Q. With all the great accomplishments at Penske Racing, how would you compare and rate chasing the Sprint Cup championship in 2012? “Well, we’ve talked about it, Tim Cindric and I have, and our people. This is the pinnacle of achievements that we could get in motor racing. This NASCAR Sprint Cup and the competition, the 38 weekends, I heard Jimmie Johnson or someone say it’s a war out there, and it is. And to be standing at the end with the American flag in your hand when it’s all over and be the champion is something real special, and we’ve not achieved it. I said I was goal oriented earlier, and one of our goals is to win this championship. I kid these guys and say I don’t want to sit down in the front row anymore, I want to be up on the stage so I see who’s at the party.”
Q. Detroit is a stick-and-ball town, and a lot of the sports stories up there are about the Lions and the Tigers and the Red Wings, but where would you rate this as a story if Brad can win on Sunday for Detroit, for Michigan? It would be a first for a Michigan-born driver. “Well, obviously I’ve been in business in Michigan for a long time, lived in Michigan. When we bought the speedway back so many years ago. Motor racing, we come to the track and race two times a year, so it’s not like 100 games in baseball and so many football games that they have with the Lions. But I would say this, that if we could bring back to Michigan and to Detroit the NASCAR championship, I think it’s a big deal. And for the state, for the city, and obviously for Rochester Hills, for Brad. He’s a big Detroit supporter, and if I could do that, it would be a great time for us, and I’m sure that everyone that loves racing will say, hey, it’s about time.”
Q. Your advice is always well-respected. What would you suggest Dodge do for 2013 or 2014? You’ve talked with those people for 10 years. What would your advice be to them for NASCAR? “Well, I’ve talked to Dodge about what might be available. We’ve got, what, 16 Nationwide cars and probably 60 engines, and I said that it might be a good idea if there’s some young people out there, people you want to support that you take the things that we have, we’d supply them, and they could take them and run them.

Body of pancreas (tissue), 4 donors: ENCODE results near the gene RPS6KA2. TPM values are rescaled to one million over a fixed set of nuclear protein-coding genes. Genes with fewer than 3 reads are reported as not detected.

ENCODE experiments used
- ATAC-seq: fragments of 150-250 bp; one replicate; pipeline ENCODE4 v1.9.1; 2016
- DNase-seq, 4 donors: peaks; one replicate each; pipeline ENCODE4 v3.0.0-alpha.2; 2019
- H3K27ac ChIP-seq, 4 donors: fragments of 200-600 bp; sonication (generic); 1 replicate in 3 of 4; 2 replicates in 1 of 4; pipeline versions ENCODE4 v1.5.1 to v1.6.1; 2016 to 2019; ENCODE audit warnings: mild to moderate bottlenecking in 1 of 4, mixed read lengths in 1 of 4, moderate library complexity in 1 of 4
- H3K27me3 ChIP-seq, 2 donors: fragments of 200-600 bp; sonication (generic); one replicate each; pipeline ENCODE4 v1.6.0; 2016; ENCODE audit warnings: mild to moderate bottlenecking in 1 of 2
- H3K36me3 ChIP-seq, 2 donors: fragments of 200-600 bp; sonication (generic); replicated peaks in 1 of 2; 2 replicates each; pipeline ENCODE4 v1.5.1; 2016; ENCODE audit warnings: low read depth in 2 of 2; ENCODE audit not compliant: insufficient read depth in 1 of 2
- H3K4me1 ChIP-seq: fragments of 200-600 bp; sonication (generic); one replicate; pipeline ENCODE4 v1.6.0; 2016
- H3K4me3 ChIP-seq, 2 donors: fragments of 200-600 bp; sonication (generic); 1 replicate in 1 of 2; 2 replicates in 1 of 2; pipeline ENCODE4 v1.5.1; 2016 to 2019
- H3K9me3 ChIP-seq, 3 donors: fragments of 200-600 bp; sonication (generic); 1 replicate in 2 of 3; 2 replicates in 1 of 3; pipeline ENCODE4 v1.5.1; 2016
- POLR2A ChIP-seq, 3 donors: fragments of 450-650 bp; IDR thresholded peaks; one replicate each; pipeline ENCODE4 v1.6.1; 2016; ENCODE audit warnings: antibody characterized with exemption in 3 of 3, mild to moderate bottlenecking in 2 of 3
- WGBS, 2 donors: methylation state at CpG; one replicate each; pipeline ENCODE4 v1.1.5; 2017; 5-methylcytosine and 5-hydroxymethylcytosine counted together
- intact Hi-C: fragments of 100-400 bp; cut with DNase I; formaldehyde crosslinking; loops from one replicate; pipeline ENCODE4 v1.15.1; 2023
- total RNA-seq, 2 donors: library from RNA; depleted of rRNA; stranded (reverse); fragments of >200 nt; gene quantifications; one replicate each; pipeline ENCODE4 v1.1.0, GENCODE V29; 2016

“But I think there’s a big interest. But as you know, we’ve got to step back a minute. Chrysler has come out of bankruptcy, they’ve done a great job in their market share. They’re focusing on their retail business. SRT is just one of their lines of business. But I think Reid Bigland, who’s attended the races along with Beth Paretta and Ralph Gilles, I think there’s a strong interest to get back in.
“I think they looked at what was available to them going into ’13 with just a year’s notice and they weren’t able to put the combination together maybe that they wanted. But I see them very interested in the sport and will support the sport, and I know that Viper is a big program for them that they have in GT going forward. But I hope to see them back in ’14. But we’ve got some parts and pieces that might be pretty good for someone. That’s a sales call I just made.”
Q. What do you think of Brad’s fine for having a phone in the car? Did you support him having the phone in the car? He got a lot of publicity for NASCAR at Daytona. “Well, I would say this, I probably shouldn’t, I don’t know if it was a Verizon phone or a Sprint phone. (Laughter.)
“No, on a serious note, Brad has got to work that out with NASCAR. I’m just the car owner. If he’s got to pay a fine, that’s his fine. I’ve got to pay mine, he’s got to pay his. I think it’s all fine.”